Film Review: Braveheart

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I remember watching Braveheart when I was still fresh from graduation. That year, 1995, this film won Mel Gibron critical acclaim although most scholars deemed the film historically inaccurate. What do you expect from a drama? Braveheart is not a documentary. Certain creative liberties must of course, be expected.

This directorial debut by Mel Gibson cemented his place in Hollywood superstardom. He later made several other films, which were critical and commercial successes. Like Clint Eastwood, Gibson is a great storyteller. He has an eye for important dramatic touchpoints.

This film is pretty much old—fifteen years at least– but it still touches you. Set during the time when Scotland was under the power of England, Braveheart tells the story of William Wallace who led Scots to rebel against the king, Edward Longshanks.  Wallace rebelled when his wife was killed by the English. He routed the English army and even threatened to end the reign of the King by invading York. Politics saved the day for the King when he successfully convinced the Scottish nobles to betray Wallace. Even in death, Wallace never wavered in his desire for freedom.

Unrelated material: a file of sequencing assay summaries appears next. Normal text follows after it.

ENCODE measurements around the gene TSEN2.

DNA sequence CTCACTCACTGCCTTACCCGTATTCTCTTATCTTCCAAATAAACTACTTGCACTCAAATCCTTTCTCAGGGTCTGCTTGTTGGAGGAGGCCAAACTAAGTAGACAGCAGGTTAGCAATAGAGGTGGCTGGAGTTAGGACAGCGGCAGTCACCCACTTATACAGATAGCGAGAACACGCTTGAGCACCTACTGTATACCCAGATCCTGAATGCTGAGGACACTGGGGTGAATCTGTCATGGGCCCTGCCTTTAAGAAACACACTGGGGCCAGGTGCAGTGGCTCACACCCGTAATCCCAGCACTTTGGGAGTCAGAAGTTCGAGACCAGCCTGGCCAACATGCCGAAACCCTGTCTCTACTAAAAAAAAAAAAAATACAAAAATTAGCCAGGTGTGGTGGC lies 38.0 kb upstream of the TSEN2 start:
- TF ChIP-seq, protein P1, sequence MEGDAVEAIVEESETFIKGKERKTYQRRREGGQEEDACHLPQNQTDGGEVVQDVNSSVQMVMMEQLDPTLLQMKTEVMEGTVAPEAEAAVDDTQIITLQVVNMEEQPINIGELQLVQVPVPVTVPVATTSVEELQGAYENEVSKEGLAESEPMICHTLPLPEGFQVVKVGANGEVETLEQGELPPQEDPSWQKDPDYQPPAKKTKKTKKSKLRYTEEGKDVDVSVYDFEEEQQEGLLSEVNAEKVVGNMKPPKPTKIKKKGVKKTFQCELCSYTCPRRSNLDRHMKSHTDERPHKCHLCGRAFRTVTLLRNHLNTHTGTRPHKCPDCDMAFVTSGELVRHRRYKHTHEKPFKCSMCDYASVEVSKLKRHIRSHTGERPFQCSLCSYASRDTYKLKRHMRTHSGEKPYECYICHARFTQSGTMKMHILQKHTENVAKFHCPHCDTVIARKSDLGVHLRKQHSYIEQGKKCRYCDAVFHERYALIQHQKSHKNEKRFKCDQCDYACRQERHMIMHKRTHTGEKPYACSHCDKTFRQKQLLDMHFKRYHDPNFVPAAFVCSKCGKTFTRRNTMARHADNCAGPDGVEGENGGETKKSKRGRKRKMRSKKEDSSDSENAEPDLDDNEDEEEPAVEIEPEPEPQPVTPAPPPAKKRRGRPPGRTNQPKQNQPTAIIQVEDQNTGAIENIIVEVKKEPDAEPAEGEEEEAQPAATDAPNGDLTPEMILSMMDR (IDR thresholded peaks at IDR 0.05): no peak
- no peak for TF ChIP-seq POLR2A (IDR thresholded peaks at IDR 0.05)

While the story was later found to have mixed the stories of two historical figures, William Wallace and Robert the Bruce, Braveheart never tried to be an historical film. The film teaches us that every man yearns and deserves freedom.

Freedom from tyranny and the evil that men do with other men. Its message rang loud and true–freedom against tyranny is worth fighting for.

When faced with tyrants, we must resist. We all have our own Longshanks. Noble titles and claims of property are nothing but tools of tyranny.

Every man is equal in rights. When those reposed by the people’s trust to lead them and these people steal and commit injustice, it is our responsibility to resist, fight them and oust them from their towers. Kings are Kings because people made them. Strip them of their titles, and they are just mere men, easy to bleed, and feels the pain.

Watch this movie. When you see tyranny and injustice anywhere, fight. Resist.

 

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